by Paul Magno
Also Published on FOX Sports
This Saturday’s jr. flyweight unification bout in Puerto Rico goes beyond a simple champion vs. champion battle for two of the four recognized divisional titles. And it even goes beyond the legendary Mexico vs. Puerto Rico boxing rivalry.
The contest, simply labeled, “Unification,” will be the type of battle that can only take place when two polar opposites, both in style and temperament, are forced to meet one another in the middle of the ring.
Giovanni Segura (24-1-1, 20 KOs), “The Aztec Warrior,” was one of seven children raised on the unforgivingly hot and dusty streets of Ciudad Altamirano, Guerrero, Mexico. Like many young, able-bodied Mexicans looking for a way out of the chaotic poverty, Segura made the dangerous trek into the United States via Mexicali, Baja California.
Segura would eventually win his first world title against Colombian, Cesar Canchila in the same city of Mexicali where, years earlier, he trudged through abandoned sewage tunnels en route to a better life in the United States.
In the time between his arrival in the US and his first title, Segura worked a series of odd job, making ends meet while training at the Azteca Gym in Bell, California. The idea of being a full-time fighter was only a pipe dream for the 5 ft 4 brawler until he was signed to a promotional deal by Top Rank Promotions.
Segura’s raw aggression and flailing style reveal a fighter with very little amateur experience. (His official bio says that he had 40 amateur bouts, but he has since confessed to exaggerating his experience to Top Rank scouts and that the actual number was 12.)
With only one blemish on his record (a 2008 decision loss to Cesar Canchila in his first title try that was later avenged via TKO 4 eight months later), WBA jr. flyweight champ, Segura, overwhelms his opponents with pure, unrelenting aggression and has three blow-out title defenses to prove his dominance since winning the belt.
He makes no apologies for his lack of technique, but more than makes up for an absence of finesse and precision with a primal drive to attack from bell to bell and handcuff an opponent with relentless pressure that never lets up.
Segura also makes no apologies for his co-trainer, the now infamous Javier Capetillo, former trainer of Antonio Margarito and key figure in the hand wrap scandal that saw Capetillo and his fighter get their licenses revoked by the California State Athletic Commission in February, 2009. (Capetillo will be with his fighter in Puerto Rico, but will not be working the corner during this Saturday’s contest.)
But, regardless of his trainer’s presence and regardless of the difficulty presented by fighting in Calderon’s own back yard, Segura approaches this unification with the same careless savagery that characterizes his in-ring style.
“I don’t care if the fight is in his house, in front of his people. In the ring, there’s only him and me. The people don’t intimidate me. They can scream and support him all they want…I’ve heard that Calderon has said that I’m only a ‘rock thrower.’ Well, I’m also a world champion. Watch out if one of those rocks hits their mark.”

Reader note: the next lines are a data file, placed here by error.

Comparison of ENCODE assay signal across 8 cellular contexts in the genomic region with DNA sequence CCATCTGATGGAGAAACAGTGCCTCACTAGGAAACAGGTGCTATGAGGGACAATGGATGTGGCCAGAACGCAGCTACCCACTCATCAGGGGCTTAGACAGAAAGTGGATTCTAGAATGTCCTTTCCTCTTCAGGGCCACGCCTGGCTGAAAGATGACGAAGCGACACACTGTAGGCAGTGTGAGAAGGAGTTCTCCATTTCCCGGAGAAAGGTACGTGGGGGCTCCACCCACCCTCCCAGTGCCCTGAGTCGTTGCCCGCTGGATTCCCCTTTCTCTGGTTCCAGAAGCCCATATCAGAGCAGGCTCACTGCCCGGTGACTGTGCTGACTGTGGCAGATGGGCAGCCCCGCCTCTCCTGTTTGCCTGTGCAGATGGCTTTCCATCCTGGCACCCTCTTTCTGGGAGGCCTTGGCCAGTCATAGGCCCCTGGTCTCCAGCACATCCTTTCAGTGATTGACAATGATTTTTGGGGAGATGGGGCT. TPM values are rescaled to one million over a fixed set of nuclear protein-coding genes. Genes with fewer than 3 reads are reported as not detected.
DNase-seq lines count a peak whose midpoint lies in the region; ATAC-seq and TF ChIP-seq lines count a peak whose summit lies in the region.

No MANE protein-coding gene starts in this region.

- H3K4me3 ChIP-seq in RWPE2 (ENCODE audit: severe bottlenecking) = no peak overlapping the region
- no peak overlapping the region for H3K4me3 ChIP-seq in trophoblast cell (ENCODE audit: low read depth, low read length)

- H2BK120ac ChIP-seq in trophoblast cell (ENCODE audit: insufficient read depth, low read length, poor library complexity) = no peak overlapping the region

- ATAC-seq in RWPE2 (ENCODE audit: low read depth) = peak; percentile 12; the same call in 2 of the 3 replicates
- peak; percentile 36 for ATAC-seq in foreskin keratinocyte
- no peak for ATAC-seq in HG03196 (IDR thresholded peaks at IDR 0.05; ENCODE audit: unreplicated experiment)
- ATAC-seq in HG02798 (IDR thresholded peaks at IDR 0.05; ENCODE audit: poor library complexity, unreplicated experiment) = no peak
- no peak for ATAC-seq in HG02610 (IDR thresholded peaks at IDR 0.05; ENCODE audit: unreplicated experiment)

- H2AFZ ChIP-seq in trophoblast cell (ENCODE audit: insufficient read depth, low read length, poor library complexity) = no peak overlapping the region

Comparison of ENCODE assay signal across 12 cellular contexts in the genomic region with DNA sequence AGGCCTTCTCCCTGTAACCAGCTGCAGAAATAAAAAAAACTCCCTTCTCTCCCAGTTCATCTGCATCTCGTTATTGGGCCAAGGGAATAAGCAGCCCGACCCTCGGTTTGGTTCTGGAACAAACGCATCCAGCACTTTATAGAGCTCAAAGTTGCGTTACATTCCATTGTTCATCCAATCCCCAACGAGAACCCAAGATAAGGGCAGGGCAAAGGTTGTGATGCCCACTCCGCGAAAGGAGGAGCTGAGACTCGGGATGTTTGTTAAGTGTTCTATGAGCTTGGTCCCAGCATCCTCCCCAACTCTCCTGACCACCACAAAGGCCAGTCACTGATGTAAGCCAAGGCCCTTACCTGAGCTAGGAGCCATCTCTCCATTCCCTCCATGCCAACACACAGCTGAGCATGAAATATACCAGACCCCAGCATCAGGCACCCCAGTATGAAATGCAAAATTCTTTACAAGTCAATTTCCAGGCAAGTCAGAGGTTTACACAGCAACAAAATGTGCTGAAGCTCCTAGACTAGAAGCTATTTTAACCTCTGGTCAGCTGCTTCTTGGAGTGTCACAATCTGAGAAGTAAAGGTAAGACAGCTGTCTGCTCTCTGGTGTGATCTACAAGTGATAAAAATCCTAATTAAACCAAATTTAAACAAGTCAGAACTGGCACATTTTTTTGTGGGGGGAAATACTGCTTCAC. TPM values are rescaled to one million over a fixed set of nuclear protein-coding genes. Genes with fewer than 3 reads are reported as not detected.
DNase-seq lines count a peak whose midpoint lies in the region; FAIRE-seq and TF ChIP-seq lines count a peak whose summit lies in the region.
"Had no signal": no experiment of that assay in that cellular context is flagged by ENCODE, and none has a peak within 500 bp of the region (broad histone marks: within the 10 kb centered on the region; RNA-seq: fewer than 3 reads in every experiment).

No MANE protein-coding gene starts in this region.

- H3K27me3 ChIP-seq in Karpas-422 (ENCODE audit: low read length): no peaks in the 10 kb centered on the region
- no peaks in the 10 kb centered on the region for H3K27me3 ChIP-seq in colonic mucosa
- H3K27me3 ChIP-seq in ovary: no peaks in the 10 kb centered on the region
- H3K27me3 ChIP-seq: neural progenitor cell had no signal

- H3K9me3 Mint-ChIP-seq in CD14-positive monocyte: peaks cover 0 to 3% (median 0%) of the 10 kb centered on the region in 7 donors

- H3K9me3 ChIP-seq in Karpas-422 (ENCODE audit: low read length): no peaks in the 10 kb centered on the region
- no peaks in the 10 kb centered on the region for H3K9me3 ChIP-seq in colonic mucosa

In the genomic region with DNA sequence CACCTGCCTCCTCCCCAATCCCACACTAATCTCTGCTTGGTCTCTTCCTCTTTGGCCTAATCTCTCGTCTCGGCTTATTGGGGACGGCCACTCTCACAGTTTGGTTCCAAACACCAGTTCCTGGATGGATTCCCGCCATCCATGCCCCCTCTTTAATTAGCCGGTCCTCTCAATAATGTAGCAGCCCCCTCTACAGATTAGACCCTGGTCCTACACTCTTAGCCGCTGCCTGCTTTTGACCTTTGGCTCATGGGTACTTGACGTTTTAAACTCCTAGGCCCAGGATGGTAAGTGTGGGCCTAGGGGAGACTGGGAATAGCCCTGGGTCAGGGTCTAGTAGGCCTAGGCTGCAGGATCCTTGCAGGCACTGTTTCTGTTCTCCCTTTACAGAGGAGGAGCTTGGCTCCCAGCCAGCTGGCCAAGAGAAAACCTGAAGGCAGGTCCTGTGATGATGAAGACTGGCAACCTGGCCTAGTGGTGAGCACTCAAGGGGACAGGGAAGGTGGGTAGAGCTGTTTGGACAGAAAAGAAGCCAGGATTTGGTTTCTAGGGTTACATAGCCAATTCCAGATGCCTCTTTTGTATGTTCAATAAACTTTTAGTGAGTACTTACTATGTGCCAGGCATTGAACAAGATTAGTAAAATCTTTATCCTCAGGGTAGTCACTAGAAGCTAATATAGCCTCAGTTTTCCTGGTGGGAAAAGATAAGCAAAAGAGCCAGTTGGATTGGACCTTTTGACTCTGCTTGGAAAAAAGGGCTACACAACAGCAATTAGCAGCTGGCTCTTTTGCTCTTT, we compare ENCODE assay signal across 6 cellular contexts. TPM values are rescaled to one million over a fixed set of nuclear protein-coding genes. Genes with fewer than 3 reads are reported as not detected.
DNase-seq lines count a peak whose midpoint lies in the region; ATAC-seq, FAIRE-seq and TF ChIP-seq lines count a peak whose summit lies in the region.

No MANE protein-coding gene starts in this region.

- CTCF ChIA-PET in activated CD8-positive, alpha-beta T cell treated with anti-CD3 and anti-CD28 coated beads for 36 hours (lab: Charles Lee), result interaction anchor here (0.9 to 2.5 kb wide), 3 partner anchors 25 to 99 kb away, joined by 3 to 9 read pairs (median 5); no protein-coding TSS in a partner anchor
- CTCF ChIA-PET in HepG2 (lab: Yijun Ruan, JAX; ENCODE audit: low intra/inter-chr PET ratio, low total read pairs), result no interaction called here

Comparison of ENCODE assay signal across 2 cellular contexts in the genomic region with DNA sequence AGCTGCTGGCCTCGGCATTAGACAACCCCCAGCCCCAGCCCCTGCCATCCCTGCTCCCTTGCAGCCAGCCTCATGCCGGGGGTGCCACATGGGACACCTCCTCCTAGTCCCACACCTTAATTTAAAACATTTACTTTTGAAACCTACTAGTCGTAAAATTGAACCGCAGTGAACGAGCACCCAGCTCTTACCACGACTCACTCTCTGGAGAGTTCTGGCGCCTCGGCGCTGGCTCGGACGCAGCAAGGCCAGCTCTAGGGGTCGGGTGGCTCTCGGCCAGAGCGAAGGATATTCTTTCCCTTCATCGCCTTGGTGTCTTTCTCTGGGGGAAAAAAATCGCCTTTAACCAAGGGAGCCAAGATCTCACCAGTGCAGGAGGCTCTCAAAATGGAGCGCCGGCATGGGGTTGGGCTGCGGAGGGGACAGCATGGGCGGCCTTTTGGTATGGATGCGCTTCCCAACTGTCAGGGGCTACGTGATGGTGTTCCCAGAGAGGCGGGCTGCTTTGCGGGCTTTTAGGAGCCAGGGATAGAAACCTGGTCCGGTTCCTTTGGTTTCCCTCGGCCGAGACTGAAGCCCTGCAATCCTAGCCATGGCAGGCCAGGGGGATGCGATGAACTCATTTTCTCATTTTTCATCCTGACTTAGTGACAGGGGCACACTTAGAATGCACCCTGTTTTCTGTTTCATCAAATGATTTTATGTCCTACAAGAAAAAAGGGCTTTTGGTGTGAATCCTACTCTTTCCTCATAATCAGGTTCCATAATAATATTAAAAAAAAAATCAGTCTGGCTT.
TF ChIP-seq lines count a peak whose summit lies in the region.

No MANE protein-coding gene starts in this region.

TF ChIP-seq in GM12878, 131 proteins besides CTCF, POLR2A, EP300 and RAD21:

Ivan Calderon, in sharp contrast to Segura’s raw brutality, is a paragon of technical excellence. He is regarded by fight experts as one of the sport’s very best technical boxers and his defensive prowess has been mentioned alongside Hall of Fame stylists like Pernell Whitaker and Willie Pep.
Also coming from humble beginnings, the native of Guaynabo, Puerto Rico, was educated in the art of boxing and seasoned on the international amateur circuit.
The former 2000 Olympian compiled an amateur record of 110-20 before turning pro in 2001 with a mature, polished style that garnered praise and attention from many in the media.
With an unblemished record of 34-0-1 (6 KOs), Calderon has been a world champion since 2003. He held the WBO minimumweight title from 2003 to 2007, making eleven successful defenses before moving up to jr. flyweight where he captured the WBO version of that title by beating Mexican slugger, Hugo Cazares. This Saturday’s unification bout with Segura will be Calderon’s seventh defense of his belt.
Calderon prides himself on his hit-and-move style and his ability to make his opponents miss. He’s definitely cut from a different cloth than Segura, working with speed and precision to befuddle and confuse his rivals while scoring with sharp counter punches to win rounds.
He hasn’t scored a knockout in over four years, but that’s not what Calderon is all about. Calderon is about style, technique and the bonafide art of hitting while not getting hit.
History suggests that the technician usually has the advantage in these brawn vs. brains contests, but this could very well be a bout that defies general convention.
Calderon is 35 years of age and has been showing signs of slowing down in recent fights. Segura, on the other hand, has been looking stronger and sharper with each fight, stopping his last five opponents (and eight of his last nine) within the distance.
Segura’s unorthodox style will also be a key factor in this match-up. Switching from orthodox to southpaw and throwing at strange angles, he is the type of dynamo that often confuses and frustrates well-schooled, polished professionals, even those on the fringe of most pound-for-pound lists like his opponent for this much-anticipated showdown.
Calderon, however, is as calm and collected as always, categorizing Segura as “disorganized, but strong.”
Calderon has seen it all before and will definitely be bolstered by fighting in front of a mega-partisan hometown crowd at the Coliseo Mario ‘Quijote’ Morales in Guaynabo, Puerto Rico. To Calderon, guys like Segura are open books.
But “The Aztec Warrior,” who has gone from sewage tunnels to a world title makes for a tough read and just may produce an unpredictable ending this Saturday.